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For the first time Australia is below the OECD countries’ average in mathematics – and it’s getting worse.

According to the 2018 PISA (Programme International Students Assessments) results, published in December 2019, Australia has fallen below the OECD countries in mathematics.

The PISA test is held every three years. More than half a million 15-year-old students across the world (36 OECD countries and 43 other countries or economies) participate in it.  The main focus is on applying what they have learned to real-life situations. It is a test of thinking and problem-solving in three areas: Maths, Reading and Science. In other words, PISA examines higher-order thinking; the ability to solve problems and to think laterally.

This begs the question: What is occurring that the ability of our 15-year-olds is declining?

Interestingly enough, while many other OECD countries are experiencing the same declining trend, Singapore is going in the opposite direction. They must be doing something right.

Source: PISA 2018

Let’s try to understand why 15-years-olds’ results are plummeting.

If you are a parent and have a teenager around that age, you probably have guessed the answer.  Our teenagers are disengaged. They not only spend more time on their devices than on learning (note I did not say studying; there is a huge difference there), but they have also lost interest, and I dare to say lost their belief and trust in school. They see school as a chore and studying as a duty.

As an educator, I am noticing an apathy from students that I have never witnessed before. The sad truth is that this problem is spreading to younger students.

Here are some facts that might open our eyes:

  • Teens spend an average of seven hours and 22 minutes on their phones/devices a day. This is not including the time they use to do their studying or homework.
  • Children at the ages of 8-12 spend on average 4 hours and 44 minutes daily on screens.
  • Just above 30% of teens read for pleasure less than once a month, if at all.
  • The percentage of teens watching online videos has significantly increased in the last three years, to reach 69%.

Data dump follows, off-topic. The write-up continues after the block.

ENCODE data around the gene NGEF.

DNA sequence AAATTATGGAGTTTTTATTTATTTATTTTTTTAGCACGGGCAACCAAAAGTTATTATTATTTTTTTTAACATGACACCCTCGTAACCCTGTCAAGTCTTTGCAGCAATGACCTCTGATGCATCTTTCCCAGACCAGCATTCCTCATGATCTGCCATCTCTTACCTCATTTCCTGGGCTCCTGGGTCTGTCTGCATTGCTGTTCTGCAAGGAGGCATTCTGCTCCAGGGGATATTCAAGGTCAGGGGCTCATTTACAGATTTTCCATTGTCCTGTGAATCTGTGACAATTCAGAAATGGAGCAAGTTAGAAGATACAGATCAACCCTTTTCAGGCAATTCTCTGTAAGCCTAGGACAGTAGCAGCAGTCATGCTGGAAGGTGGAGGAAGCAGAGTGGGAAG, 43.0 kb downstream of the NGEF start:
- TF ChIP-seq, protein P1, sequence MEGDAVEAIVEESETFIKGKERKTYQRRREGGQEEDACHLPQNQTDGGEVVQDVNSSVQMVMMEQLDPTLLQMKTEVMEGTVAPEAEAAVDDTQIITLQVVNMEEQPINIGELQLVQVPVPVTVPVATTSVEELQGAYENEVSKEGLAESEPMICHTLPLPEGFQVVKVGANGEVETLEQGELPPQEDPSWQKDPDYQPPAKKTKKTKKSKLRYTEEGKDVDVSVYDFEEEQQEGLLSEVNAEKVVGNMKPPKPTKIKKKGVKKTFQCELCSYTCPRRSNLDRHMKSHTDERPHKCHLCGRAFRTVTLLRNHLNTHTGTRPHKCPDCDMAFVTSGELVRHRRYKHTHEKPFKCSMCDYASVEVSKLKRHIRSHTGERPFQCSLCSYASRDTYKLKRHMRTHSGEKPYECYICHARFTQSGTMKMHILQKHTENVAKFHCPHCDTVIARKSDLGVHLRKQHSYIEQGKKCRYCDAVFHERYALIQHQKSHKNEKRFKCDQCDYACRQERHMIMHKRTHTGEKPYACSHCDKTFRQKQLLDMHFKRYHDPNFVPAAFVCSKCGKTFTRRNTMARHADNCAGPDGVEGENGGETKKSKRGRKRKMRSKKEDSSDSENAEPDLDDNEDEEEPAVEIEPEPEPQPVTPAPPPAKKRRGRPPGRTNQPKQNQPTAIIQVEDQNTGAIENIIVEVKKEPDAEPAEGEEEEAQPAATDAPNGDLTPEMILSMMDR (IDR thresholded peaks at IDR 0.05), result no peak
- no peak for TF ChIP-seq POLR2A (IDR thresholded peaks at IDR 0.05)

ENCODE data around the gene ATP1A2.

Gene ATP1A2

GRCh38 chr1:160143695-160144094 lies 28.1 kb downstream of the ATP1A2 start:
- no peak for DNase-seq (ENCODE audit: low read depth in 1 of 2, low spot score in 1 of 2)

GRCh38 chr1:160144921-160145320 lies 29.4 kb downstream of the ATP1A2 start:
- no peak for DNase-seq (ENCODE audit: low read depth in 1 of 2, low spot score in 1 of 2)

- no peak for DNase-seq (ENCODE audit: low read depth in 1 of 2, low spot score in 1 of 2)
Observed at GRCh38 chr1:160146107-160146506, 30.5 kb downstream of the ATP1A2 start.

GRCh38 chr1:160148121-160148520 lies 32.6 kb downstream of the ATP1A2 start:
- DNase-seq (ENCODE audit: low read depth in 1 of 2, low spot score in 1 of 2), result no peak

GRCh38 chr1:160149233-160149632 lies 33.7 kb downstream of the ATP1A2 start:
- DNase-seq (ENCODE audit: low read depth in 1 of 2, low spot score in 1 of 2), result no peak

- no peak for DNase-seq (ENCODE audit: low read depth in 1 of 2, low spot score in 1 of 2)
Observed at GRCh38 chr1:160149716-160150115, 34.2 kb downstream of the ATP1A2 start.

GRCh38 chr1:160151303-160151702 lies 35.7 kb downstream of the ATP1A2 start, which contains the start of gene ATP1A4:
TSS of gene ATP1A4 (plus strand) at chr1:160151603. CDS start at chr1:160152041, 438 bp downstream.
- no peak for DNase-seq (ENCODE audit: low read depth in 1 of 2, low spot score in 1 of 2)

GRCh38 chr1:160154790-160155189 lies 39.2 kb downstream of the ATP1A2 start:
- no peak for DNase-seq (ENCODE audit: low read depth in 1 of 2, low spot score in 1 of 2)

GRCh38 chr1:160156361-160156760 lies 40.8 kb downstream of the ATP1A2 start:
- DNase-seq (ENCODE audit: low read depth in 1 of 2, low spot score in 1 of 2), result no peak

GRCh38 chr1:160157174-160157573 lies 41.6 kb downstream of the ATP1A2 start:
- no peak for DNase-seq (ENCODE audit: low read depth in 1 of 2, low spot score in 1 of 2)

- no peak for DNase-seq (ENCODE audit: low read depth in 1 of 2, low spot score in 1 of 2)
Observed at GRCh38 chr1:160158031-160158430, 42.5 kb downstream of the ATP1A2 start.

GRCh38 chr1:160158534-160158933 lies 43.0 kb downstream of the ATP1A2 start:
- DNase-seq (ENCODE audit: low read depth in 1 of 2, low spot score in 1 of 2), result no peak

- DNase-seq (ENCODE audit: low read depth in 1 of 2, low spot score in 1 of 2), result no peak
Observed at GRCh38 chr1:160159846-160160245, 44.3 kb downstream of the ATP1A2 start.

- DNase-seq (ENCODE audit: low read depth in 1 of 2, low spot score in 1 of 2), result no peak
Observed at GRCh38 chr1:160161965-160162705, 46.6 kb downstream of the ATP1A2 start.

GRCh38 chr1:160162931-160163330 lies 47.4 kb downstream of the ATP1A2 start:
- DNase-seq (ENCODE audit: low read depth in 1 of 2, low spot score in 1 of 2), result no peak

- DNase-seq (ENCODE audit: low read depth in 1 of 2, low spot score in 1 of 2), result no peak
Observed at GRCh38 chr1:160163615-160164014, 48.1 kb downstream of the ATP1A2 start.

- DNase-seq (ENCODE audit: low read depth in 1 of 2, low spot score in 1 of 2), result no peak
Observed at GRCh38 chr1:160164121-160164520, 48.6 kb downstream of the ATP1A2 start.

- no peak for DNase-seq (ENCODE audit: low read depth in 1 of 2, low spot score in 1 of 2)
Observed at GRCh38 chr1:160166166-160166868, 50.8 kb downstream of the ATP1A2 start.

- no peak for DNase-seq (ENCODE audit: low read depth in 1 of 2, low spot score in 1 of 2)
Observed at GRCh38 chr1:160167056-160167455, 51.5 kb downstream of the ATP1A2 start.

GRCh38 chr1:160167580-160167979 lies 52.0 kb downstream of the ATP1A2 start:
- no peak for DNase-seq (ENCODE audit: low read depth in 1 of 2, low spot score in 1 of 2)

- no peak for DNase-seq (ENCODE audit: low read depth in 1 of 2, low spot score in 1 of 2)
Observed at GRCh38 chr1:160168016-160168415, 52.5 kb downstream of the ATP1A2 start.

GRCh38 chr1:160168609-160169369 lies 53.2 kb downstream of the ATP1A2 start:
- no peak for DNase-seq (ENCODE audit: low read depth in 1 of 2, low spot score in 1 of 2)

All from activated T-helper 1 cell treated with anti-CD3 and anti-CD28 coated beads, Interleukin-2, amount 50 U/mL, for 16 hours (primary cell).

• By age 11, about half of the children have their own smartphone, and by age 12, 69% of them do.

These figures are for American teens; however, they are not far from the Australian facts, as discussed on the 4 Corners ‘Digi-Kids’ episode, recently broadcast.

Returning to the reason Singapore is performing better and is on an upward trend, one might think that their teenagers spend less time on social media and less effective platforms. Research has shown that students in Singapore are not any different when it comes to using their electronic devices. However,

  • Parents have high expectations of academic achievement;
  • The whole country takes pride in their achievements and in being independent. That spirit is implemented and practised daily at schools.

As the OECD’s Director for Education and Skills, Andreas Schleicher, nicely puts it: “Mathematics in Singapore is not about knowing everything. It is about thinking like a mathematician.”

In addition, he mentions that the Curriculum in Singapore is less crowded than other countries and concepts are able to be taught in-depth.

With this comparison, conclusions can undoubtedly be drawn. When a country has a vision,  takes pride in academic achievement, and everyone participates in working towards achieving that vision, the vision becomes reality. It is a top-down no-brainer approach. Going back to basics is good, but it is not going to help if there is no destination on the horizon. Australia needs to plan and set milestones. We need good, specialised teachers to deliver a quality curriculum. Parents’ collaboration is also significant to instill a respect for teachers from an early age.

So how do we attract good teachers to our system? Simple: Raise the bar and pay them well. We cannot offer teachers low wages and expect that to entice good talent.

Source: https://www.acer.org/au/ozpisa/key-findings-2018

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